Happy birthday Dad!

Howard Hill, Tractor, Dad
My dad, Howard (Howie) Hill on his very own John Deere Tractor happily working away in 2005.

Becoming a Harding

Stuck at home for a sick day is the perfect opportunity to poke around my family tree.

A while back I received an email that the Surrey History Centre records had been put Ancestry, which meant that I could browse and explore to my hearts content. I immediately assumed that my tree would have little green leaves shaking all over  the place because so many of my ancestors on both sides came from county Surrey in England. Of course the records would immediately match up.

Only they didn’t.

It didn’t stop my interest in family history though and I continued to soak in every single copy of the tv series “Who Do You Think You Are” I can find. As a little background, the show is a documentary that shows celebrities researching into their past to find their ancestors. Many times they are searching for where they came from, or if there are any interesting occupations. Nearly all of them are trying to figure out why they are the way they are.

Shaun Majumder – A Canadian Comedian from Newfoundland who researched how his family came to Newfoundland

Truth be told, it was the airing of the Canadian version on the CBC with Shaun Majumder that intrigued me to start looking deeper at my family tree. It was the first I had ever seen and it really peaked my curiosity. He came from Newfoundland, a strange place for someone with a Hindu father and he wanted to explore his roots. I loved that the show showed celebrities as real people and that it really delved into the who they are at their base. Because in reality, that is what I want to do as well.

And so, lying in bed sick it seemed like it was the perfect time to watch some more episodes and log back onto ancestry. There are a few trouble spots on my tree and for some reason, my sick day made it a priority to have a good look at those branches of the tree that haven’t moved very far.

Moving up my Hill tree, I had the name of my great grandfather, and had previously tracked his father George and even George’s father George. But the line went cold. In the three months around when George was born, there we 10 George Hill’s born. That makes life really difficult to track!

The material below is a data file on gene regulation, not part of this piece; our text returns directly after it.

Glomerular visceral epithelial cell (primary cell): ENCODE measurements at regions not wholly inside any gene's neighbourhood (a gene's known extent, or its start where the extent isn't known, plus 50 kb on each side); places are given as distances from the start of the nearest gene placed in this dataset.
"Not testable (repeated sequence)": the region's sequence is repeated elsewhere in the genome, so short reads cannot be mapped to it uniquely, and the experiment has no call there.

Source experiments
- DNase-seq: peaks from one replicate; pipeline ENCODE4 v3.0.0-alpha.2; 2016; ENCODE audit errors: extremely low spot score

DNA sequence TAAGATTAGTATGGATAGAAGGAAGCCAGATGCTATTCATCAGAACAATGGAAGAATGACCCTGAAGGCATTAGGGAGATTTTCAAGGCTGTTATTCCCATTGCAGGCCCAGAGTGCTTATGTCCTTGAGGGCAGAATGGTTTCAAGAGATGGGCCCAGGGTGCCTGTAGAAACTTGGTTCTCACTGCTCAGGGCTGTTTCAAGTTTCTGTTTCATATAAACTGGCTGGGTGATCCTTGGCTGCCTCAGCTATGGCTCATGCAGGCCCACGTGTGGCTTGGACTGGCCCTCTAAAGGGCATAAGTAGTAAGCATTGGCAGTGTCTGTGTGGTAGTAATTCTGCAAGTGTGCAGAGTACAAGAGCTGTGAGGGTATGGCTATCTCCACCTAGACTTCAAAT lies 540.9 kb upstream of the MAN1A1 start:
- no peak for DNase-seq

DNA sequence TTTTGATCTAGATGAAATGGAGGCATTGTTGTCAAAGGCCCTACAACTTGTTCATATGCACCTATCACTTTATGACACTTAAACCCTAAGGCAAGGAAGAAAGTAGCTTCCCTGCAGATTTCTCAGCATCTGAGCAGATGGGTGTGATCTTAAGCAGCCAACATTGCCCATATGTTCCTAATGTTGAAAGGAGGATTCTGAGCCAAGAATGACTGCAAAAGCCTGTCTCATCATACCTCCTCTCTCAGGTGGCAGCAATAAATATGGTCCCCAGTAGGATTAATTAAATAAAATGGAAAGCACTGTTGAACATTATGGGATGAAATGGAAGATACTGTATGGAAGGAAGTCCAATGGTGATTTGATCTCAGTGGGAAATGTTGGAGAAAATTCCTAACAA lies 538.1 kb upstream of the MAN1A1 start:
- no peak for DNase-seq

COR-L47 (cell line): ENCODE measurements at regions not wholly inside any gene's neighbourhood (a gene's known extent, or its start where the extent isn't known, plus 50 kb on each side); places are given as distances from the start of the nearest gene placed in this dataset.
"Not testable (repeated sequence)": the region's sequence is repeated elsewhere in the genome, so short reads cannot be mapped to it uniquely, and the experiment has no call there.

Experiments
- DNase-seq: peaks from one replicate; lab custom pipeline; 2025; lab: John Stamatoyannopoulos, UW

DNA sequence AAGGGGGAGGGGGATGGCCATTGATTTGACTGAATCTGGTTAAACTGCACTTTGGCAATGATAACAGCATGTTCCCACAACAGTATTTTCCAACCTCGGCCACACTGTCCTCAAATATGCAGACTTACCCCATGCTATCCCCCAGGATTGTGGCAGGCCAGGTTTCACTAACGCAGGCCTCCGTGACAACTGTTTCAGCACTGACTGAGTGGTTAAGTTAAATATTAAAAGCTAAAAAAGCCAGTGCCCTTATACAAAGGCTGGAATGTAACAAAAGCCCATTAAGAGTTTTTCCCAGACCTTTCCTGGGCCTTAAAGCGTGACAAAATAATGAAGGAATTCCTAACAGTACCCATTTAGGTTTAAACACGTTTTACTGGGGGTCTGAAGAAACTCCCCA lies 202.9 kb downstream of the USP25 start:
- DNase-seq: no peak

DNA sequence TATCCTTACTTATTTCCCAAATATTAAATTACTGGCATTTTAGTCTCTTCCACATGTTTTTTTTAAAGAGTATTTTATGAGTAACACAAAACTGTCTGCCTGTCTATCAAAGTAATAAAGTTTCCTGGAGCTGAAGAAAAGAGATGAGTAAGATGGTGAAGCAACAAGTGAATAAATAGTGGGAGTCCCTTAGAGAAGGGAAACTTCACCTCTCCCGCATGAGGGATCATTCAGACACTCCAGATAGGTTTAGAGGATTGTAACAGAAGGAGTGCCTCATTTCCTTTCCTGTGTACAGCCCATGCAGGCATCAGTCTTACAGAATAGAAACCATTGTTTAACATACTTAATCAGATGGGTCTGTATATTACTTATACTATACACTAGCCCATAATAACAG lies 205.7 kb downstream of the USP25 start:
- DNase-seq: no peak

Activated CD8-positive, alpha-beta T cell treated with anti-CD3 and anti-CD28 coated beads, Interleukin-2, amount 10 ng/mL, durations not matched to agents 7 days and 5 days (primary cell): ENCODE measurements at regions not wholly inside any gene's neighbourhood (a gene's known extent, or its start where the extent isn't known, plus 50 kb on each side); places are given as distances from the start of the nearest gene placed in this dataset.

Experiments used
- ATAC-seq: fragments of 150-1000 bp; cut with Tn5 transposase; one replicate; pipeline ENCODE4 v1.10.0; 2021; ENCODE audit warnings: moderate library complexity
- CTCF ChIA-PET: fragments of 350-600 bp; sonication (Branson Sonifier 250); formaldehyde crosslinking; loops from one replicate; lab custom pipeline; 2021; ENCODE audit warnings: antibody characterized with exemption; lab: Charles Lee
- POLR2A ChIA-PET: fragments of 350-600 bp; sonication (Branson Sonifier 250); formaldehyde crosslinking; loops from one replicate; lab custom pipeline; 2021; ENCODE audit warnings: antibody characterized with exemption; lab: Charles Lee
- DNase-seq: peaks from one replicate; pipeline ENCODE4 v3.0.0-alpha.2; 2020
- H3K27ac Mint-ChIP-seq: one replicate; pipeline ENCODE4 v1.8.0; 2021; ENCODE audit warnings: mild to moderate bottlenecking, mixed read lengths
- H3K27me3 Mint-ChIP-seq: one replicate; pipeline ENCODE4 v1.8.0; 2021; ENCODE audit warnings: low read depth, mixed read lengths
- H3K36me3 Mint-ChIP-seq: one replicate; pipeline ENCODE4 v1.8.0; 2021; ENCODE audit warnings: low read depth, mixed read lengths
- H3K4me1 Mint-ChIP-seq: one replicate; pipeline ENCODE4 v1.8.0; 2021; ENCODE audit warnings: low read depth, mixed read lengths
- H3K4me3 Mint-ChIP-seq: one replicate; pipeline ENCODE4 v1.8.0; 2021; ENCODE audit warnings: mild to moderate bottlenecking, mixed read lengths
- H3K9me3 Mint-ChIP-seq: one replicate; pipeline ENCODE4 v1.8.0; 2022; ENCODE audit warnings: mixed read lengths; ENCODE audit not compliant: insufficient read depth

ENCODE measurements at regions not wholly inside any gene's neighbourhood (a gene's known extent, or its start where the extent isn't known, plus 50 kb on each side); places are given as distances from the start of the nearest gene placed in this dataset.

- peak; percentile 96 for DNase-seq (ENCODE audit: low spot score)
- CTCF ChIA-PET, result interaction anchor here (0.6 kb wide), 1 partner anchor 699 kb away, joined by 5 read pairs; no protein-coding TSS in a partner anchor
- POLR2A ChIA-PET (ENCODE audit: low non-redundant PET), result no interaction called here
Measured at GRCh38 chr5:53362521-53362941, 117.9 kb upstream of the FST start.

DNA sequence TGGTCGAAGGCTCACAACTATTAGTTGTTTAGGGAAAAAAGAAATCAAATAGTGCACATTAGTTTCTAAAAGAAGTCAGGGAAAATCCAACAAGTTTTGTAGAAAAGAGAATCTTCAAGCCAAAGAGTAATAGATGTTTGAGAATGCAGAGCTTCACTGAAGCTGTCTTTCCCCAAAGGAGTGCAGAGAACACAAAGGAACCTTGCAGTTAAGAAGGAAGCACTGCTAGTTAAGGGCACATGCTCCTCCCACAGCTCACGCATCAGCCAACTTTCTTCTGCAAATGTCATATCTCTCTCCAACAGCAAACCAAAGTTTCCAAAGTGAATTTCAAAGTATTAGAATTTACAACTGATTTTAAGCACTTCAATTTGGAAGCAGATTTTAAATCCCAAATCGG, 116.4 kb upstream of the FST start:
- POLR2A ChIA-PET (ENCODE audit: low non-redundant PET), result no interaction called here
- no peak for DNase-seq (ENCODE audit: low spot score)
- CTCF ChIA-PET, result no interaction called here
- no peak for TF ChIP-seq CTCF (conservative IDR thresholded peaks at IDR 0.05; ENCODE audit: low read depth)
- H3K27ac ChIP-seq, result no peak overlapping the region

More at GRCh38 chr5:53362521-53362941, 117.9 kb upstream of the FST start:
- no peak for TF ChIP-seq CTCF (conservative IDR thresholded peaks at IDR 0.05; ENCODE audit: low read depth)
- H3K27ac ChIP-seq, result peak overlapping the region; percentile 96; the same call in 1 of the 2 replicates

My only saving grace is knowing the town where my family was from. The Hill side came from Surrey county in the U.K. The men generally were farmers – on censuses as Ag Lab (Agricultural Labourer). Knowing that makes me believe that chances are, they didn’t move very far from Surrey until my Great Grandfather Charles did in 1908.

I took my chances and decided to start searching again to see if the Surrey records had been uploaded and matched. I found pay dirt.

Marriage Record of George Hill and Emma Harding 2 Oct 1852

Marriage Record of George Hill and Emma Harding 2 Oct 1852

I found the marriage certificate of my third great grandfather, George Hill to Emma Harding, making her my third great grandmother. To review the document, the marriage took place at Addlestone Church in the parish of Chertsey in the county of Surrey on October 2, 1852.   Doing a little research, I’ve come to realize this would have to be St. Paul’s Church, as the other churches weren’t built until after this time.


The clear details regarding George Hill and Emma Harding
The clear details regarding George Hill and Emma Harding

George Hill was a bachelor and worked as a labourer. At the time of the wedding, he lived in Woodham which is a very small village in Surrey. If it’s little now, I’m sure it was even smaller then! His father’s name was Henry Hill and unfortunately, there isn’t any mention of his mother. 

Dear Emma Harding worked as a servant and lived in Addlestone, a hop skip and a jump away from Woodham. The document notes her as a spinster, which means that she had never married.

The "x" indicates the mark for my ancestors George Hill and Emma Harding on their marriage certificate in 1852
The “x” indicates the mark for my ancestors George Hill and Emma Harding on their marriage certificate in 1852

It is interesting that when they ask for age, the record only indicates “of full age.” This may be that records were not the best in the time and they may not have known their official ages. It is clear by the “x” for their mark on the page, that poor George and Emma could not write their own names, and neither could one of the witnesses. However the second witness, a Martha Jennings, has left a clear signature on the page.

The item I was the most excited about, was a new family member. At the far end of the page, it lists the name and profession of each of their father’s. I had found that George’s father was Henry, however I had no idea what Emma’s father’s name was until I found this document. Stephen Harding, a carpenter. A new ancestor to research and a new name to add to my already growing list of names. How wonderful indeed!